Mo., was traveling in Kansas he was
taken violently ill with cholera morbus.
He called at a drug store to get some
medicine and the druggist recommended
Chamberlain's Colic, Cholera and Diar
rhoea Remedy so highly he concluded' to
try it. The result was immediate relief,
and a few doses cured him completely.
It is made for bowel complaint and
nothing else. It never fails. For sale
by Blakeley & Houghton, druggists, lm
Go to N. Harris for fine prints ; 20
yards for $1.
Highest of all in Leavening
NEWS OF THE STATE.
Five hundred more Chinamen have
arrived in Portland on the Danube.
The great quantity of drift wood about
Astoria makes fishing dangerous in the
A Southern Pacific train arrived in
Portland yesterday consisting of six
tourist cars from California, all the oc
cupants of which are bound for the
world's fair, yia the Canadian Pacific.
Governor Pennoyer has made the fol
lowing appointments of delegates from
Oregon to represent this state at the
anti-trust conference at Chicago, June
5th and 6th : J. B. Eddy, of Portland;
J. W. Lewis, of Sparta ; E. M. Waite, of
Salem ; J. J. Daly, of Dallas Pendle
The governor has pardoned the follow
ing: James McGuire, D. W. Moore and
Chas. Pierce, Multnomah county ; Frank
Bradburn, Umatilla county, restored to
citizenship; Sam Horn, sentenced in
1890 to serve ten years for rape from
Portland ; Chas. T. Michels, sentenced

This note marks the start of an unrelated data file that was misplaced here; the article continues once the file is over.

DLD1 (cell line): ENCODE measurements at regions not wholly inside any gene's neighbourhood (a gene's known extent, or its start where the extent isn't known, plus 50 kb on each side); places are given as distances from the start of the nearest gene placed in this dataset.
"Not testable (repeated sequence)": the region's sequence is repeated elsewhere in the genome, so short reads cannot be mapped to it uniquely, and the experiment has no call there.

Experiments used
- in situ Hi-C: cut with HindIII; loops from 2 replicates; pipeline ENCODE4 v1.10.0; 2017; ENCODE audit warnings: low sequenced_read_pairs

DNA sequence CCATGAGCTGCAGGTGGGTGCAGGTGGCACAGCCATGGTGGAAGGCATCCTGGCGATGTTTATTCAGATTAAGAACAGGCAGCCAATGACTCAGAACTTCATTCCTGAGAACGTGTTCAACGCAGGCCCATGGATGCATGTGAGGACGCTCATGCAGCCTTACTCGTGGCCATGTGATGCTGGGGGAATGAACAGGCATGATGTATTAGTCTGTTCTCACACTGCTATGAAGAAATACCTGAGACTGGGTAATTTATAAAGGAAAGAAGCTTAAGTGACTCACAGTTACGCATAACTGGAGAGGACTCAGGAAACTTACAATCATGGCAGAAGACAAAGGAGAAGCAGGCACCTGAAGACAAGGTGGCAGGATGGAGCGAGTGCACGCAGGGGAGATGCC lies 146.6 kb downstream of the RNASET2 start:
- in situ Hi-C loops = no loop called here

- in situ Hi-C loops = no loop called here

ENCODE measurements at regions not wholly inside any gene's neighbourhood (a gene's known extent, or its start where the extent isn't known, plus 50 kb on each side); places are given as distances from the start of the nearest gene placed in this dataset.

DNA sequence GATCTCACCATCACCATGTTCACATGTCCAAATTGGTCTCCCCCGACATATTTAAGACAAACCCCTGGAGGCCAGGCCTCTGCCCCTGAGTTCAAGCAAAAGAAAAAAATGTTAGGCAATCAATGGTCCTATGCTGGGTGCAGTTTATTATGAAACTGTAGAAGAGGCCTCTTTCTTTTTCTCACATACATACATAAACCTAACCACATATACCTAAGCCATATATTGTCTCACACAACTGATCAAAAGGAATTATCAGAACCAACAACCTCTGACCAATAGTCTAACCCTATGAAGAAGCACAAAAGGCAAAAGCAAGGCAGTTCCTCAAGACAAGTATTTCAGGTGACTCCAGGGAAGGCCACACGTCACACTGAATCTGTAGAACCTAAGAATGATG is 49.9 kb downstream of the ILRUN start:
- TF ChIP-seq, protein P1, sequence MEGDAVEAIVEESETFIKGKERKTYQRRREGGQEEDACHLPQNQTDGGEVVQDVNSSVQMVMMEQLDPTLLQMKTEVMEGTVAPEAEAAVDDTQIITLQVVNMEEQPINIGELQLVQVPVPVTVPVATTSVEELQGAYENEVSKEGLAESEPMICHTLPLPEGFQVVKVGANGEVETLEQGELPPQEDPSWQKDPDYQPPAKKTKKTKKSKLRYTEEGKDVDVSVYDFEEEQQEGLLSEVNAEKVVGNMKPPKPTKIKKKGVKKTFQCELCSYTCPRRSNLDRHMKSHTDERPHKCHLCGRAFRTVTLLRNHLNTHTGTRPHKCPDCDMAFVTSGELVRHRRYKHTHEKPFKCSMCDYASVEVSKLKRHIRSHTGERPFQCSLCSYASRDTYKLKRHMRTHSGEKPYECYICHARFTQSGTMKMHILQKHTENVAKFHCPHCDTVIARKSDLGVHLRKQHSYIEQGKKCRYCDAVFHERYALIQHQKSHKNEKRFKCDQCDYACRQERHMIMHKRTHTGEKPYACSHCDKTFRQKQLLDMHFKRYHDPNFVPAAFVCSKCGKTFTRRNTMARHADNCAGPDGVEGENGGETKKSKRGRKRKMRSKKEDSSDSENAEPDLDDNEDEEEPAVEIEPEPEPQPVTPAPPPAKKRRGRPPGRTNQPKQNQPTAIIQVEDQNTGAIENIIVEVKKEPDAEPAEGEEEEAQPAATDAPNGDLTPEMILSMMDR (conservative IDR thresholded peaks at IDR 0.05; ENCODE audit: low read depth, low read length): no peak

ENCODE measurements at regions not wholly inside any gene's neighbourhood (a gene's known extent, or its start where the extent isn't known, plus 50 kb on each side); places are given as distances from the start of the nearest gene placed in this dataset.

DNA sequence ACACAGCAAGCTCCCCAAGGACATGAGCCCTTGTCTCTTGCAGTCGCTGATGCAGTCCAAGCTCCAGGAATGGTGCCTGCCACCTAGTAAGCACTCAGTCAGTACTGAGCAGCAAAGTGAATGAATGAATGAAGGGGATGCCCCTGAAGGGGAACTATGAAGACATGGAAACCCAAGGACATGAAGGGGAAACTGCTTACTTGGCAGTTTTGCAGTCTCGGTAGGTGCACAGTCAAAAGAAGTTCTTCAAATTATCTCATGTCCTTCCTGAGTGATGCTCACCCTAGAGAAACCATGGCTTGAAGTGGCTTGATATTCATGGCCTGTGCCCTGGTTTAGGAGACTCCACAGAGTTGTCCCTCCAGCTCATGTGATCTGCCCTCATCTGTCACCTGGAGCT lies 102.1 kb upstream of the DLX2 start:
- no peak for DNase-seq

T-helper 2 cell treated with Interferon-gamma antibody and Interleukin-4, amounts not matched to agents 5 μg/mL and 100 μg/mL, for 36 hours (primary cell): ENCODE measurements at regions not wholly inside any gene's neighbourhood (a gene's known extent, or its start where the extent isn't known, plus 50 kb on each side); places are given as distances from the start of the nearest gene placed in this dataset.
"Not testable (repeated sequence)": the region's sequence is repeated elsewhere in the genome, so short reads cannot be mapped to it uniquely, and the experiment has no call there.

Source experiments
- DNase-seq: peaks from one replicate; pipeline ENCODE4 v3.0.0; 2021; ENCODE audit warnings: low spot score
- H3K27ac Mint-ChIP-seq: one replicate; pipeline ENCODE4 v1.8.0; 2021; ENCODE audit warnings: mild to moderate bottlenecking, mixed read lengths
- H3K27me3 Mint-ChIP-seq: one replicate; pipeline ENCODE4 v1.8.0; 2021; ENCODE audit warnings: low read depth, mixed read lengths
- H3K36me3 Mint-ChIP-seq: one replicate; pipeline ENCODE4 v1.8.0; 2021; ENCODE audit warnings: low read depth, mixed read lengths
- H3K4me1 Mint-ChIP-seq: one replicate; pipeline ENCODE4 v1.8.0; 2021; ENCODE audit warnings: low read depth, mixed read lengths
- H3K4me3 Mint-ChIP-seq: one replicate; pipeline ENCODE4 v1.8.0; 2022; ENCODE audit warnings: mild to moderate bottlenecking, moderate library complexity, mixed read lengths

to five years for murder from Clatsop.
An Astoria fisherman, speaking of the
small salmon catch assigns as the
reason that the immense quantity of
water in the river does not compel the
salmon to come inside, as they can get
all the fresh water they want outside
until the eggs are ripe and they are
ready to spawn. In addition to this the
fish are certainly growing scarcer.
The Agricultural Department.
W. J. BUCHANAN.
W. J. Buchan an, chief of the agri
cultural department of the world's fair,
was born in Miami county, Ohio, in
1853. Like most
country boys, he
during the winter
months and worked
on the farm in the
summer. In 18J0
he removed to
and lived with his
WIBUCHANAM- was a farmer. In
1871 he learned the trade of making
edged tools. He was appointed engross
ing clerk in the Indiana house of Rep
resentatives in 1872, and served two
terms. In 1881 he removed to Sionx
City, Iowa, where he has since been
prominently connected with the leading
enterprises of that city. He was instru
mental in establishing
"corn palace" in 1887.
1891 , he was appointed
to the position
he now holds.
A. B. HURT.
A. B. Hurt has been secretary of the
agricultural department of the world's
fair ever since its organization. He was
born in Mississippi
and was a member
of the legislature of
that state when he
was 23 years ot age.
Later he was secre
tary of the commit
tee of postofficea
and poatroads, and
ments in the post-
During the Fiftieth
door-keeper of the
congress he was
United States house of representatives,
an office having more than 150 employes.
At t he expiration of his term he removed
to Chattanooga, Tenn., and engaged in
the newspaper business, and is at pres
ent president of the News Publishing
Co., of that city.
There is nothing I have ever used for
muscular rheumatism that gives me as
much relief as Chamberlain's Pain Balm
does. I have been using it for about
two years four bottles in all as occa
sion required, and always keep a bottle
of it in my home. I believe I know a
good thing when I get hold of it, and
Pain Balm is the best liniment I have
ever met with. W. B. Denny, dairy
man, New -Lexington, Ohio. 50 cent
bottles for sale by Blakeley & Houghton,
WOOD, WOOD, WOOD.
Best grades of oak, fir, and slab cord
wood, at lowest market rates at Jos. T
Peters & Co. (Office Second and Jeffer
Power. Latest U. S. Gov't Report.
P. O. Box No. 3.